It's a gadget worthy of 007 himself. This March, BMW will make its Night Vision technology available for the 5 Series Sedan, 5 Series Sports Wagon and the 6 Series Coupe and Convertible.

Infrared sensors use thermal imaging to "see" animals, people and objects in the vehicle's path before the driver can see them in the headlights. The images are transmitted onto the screen on the central instrument panel customarily inhabited by navigation information. The more heat the device senses, the brighter it shows up on the screen, making humans and animals easiest to see.

Check out the full press release after the jump.

BMW Night Vision Becomes Available in the U.S.

Munich. BMW Night Vision, the innovative driver assistance system, will be available from March 2006 in the 5 Series Sedan, 5 Series Sports Wagon as well as the 6 Series Coupe and Convertible.

Infra-red technology incorporating a thermal imaging camera for extra safety in the dark. Driver support and active partner protection in one.
BMW Night Vision provides a new dimension of optical perception when driving at night. A thermal imaging camera detects human beings, animals and objects in front of the car before they become visible to the human eye in the headlights. The image generated by the system is transmitted to the central Control Display within the car presenting objects detected with increasing brightness as a function of the heat detected by the camera – and therefore making human beings and animals particularly conspicuous.

The thermal imaging camera covers a range of up to 300 meters or almost 1,000 feet ahead of the car. BMW Night Vision offers the customer particular benefits when driving over land, down narrow lanes, through gateways leading into courtyards, and into dark underground garages, significantly enhancing driving safety at night.

BMW opts for Far Infra-Red technology (FIR). Thermal imaging camera for enhanced detection of human beings and animals.

Conducting comparative studies and carefully observing independent scientific examinations, BMW's engineers have opted in favor of innovative far infra-red technology (FIR), most efficient in detecting people, animals and objects at night. FIR offers the following benefits:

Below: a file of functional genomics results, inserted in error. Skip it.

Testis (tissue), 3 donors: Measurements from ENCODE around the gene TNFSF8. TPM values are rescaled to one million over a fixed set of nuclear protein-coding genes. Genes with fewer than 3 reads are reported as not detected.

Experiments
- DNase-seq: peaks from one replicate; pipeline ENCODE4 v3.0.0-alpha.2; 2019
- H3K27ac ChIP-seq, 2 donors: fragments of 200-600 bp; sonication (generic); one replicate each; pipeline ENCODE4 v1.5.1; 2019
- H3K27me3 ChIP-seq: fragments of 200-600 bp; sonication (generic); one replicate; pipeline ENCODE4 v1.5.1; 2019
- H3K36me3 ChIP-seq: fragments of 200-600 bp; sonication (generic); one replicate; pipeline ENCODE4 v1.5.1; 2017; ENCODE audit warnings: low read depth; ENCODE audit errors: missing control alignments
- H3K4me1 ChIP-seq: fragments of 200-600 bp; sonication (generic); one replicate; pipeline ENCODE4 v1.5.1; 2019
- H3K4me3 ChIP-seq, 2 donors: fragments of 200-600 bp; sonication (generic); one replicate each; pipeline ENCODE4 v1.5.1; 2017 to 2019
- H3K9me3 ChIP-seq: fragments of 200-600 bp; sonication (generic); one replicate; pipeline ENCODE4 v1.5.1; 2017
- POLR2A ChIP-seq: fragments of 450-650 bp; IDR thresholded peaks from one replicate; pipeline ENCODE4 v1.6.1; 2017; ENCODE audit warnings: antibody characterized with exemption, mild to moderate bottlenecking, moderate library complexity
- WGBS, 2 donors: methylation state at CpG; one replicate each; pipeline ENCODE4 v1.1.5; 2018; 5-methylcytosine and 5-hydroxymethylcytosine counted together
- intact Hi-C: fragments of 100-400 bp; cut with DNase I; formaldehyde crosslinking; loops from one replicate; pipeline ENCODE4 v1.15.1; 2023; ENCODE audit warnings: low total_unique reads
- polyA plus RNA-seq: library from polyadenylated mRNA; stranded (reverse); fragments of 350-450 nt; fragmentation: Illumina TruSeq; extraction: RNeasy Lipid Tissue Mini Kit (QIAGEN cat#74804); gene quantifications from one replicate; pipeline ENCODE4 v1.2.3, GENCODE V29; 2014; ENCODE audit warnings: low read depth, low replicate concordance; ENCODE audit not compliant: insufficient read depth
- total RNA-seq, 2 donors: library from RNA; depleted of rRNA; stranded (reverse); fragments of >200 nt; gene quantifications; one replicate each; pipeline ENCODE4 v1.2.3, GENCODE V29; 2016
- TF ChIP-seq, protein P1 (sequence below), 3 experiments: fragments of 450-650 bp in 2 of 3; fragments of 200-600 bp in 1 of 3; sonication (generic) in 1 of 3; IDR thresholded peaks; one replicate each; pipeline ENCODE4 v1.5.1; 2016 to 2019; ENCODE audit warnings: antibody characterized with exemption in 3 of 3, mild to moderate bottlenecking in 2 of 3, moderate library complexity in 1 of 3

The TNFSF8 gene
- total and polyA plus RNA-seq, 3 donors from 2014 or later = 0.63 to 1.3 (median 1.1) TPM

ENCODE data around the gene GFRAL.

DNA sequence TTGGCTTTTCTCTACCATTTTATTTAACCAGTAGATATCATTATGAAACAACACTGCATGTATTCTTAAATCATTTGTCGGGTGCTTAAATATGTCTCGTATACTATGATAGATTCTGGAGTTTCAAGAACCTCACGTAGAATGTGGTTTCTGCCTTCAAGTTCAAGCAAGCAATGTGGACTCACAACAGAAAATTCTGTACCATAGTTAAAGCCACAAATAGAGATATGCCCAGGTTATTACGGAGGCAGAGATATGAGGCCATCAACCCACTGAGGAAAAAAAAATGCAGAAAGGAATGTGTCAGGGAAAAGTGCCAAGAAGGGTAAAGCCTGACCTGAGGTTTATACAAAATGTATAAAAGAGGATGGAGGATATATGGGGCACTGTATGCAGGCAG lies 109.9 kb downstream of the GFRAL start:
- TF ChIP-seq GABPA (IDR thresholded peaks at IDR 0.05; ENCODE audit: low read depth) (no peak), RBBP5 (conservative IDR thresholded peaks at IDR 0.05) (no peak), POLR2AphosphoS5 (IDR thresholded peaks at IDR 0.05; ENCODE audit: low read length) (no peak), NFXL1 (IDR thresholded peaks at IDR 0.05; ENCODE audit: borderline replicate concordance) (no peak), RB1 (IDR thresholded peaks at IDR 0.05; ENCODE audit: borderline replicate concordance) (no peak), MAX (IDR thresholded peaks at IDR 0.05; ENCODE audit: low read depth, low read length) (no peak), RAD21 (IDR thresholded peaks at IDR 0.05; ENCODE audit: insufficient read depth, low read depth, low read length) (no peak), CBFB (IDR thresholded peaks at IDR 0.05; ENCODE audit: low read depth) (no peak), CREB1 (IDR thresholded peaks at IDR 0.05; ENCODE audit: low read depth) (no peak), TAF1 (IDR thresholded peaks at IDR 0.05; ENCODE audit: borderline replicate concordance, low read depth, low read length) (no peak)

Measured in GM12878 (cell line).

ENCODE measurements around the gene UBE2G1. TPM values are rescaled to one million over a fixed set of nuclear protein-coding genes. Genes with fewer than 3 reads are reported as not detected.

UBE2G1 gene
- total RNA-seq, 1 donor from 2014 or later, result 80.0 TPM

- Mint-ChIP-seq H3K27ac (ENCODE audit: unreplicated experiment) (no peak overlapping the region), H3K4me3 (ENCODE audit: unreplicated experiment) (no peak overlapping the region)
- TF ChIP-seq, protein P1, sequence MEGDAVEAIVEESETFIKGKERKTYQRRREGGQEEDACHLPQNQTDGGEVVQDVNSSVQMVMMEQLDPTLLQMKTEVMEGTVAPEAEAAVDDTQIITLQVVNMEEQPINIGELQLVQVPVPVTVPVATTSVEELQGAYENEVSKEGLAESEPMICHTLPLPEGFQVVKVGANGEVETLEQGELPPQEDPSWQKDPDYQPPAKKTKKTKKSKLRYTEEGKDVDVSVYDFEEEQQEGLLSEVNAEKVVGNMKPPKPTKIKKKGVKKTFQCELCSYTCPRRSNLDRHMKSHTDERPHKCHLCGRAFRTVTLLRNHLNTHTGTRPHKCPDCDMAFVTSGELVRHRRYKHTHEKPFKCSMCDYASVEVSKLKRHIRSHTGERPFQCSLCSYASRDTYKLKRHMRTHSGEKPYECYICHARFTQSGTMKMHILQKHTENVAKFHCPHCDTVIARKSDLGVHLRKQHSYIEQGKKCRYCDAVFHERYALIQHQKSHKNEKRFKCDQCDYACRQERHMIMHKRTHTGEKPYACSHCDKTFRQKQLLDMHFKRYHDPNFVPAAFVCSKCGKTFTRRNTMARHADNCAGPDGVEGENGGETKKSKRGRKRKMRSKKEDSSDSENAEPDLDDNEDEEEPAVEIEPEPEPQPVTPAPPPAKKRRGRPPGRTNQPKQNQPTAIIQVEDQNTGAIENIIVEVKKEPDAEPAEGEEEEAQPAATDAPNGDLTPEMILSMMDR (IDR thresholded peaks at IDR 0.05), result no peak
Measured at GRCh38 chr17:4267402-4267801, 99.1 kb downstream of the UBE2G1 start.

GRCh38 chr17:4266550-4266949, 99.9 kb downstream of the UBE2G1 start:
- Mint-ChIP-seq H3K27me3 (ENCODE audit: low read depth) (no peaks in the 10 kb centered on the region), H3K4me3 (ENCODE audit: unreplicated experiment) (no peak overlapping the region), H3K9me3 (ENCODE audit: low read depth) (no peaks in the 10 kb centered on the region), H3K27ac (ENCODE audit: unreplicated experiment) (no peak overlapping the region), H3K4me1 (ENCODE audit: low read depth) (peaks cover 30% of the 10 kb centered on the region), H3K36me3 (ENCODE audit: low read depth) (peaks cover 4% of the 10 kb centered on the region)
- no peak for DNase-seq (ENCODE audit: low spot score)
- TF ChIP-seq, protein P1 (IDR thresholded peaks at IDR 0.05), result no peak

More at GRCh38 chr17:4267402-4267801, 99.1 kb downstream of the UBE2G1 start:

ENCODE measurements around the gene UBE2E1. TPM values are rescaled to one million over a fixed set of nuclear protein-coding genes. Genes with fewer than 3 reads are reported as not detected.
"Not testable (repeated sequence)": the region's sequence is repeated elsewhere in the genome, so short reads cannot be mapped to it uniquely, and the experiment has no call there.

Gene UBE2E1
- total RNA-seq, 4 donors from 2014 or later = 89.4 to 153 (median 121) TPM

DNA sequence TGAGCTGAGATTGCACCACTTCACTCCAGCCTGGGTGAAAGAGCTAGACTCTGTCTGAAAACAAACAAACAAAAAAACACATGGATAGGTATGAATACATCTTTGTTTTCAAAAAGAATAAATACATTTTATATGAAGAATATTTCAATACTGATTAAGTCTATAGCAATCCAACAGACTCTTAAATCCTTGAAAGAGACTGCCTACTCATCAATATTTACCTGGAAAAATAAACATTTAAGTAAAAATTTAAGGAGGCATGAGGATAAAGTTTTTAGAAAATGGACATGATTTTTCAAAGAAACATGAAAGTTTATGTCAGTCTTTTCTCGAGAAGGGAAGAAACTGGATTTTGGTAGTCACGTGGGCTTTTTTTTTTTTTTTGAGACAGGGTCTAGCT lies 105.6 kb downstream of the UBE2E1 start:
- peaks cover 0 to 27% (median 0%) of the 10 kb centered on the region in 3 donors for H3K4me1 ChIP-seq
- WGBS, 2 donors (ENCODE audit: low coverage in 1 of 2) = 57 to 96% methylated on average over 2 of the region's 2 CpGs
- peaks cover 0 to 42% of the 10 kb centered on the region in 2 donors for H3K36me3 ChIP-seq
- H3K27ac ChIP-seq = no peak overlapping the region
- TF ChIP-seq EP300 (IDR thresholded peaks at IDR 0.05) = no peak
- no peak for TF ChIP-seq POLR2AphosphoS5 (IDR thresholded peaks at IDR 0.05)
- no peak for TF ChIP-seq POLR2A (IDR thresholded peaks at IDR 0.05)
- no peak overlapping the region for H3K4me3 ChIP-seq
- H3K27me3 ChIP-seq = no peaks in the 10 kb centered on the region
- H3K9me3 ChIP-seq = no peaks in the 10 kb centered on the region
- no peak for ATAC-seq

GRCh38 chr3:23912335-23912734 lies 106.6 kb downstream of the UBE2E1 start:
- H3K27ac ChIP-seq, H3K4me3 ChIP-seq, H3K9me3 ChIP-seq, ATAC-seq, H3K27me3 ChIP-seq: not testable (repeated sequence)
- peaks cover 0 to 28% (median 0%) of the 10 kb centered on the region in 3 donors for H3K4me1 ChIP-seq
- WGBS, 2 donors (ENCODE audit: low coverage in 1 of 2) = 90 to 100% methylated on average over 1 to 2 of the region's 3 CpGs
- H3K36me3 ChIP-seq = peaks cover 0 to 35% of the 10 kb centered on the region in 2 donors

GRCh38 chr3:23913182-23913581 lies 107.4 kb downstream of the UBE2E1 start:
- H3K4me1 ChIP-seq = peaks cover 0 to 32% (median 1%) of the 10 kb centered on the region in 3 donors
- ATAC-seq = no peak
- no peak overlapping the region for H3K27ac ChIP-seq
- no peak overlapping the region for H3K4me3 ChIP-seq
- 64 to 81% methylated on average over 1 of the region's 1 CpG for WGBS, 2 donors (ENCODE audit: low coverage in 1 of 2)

* Reduction to the essential:
Far infra-red technology uses a thermal imaging camera highlighting in particular persons, animals and objects irradiating higher temperatures. FIR intentionally does not present a detailed image of the respective traffic situation, which would only delay the recognition of a human being within the overall image. In other words, insignificant details are cancelled out and do not distract the driver.

* FIR enables the driver "to look further":
Covering a range of approximately 300 meters or almost 1,000 feet, FIR "looks" about twice as far as other systems. Hence, the driver is informed earlier on possible hazards – indeed, up to 5 seconds earlier at a speed of 100 km/h (62 mph).

* FIR cannot be "dazzled":
FIR cannot be dazzled by the headlights of oncoming traffic, by traffic lights, road lights and highly reflective surfaces such as traffic signs. And vehicles with FIR technology do not dazzle each other.

Over and above the advantages offered by the FIR principle from the start, BMW has enhanced this technology by adding further functions: The image presented follows the road in a panning process and distant objects can be shown larger as a function of speed (zooming).

Convenient use of BMW Night Vision like looking in the interior mirror.
BMW Night Vision presents a high-contrast black-and-white night image to the driver on the Control Display in the middle of the instrument panel. Benefiting from FIR technology, the driver only has to briefly check out the Display in order to recognize a hazard. So using BMW Night Vision is comparable to looking into the interior mirror in the car.

Examining the new system, BMW also considered the option to present the image in the driver's primary field of vision, for example in the Head-Up Display or in the instrument cluster, but this option was rejected for ergonomic reasons. Tests have shown that the combination of real-life and virtual images irritates the driver and is not the best solution.

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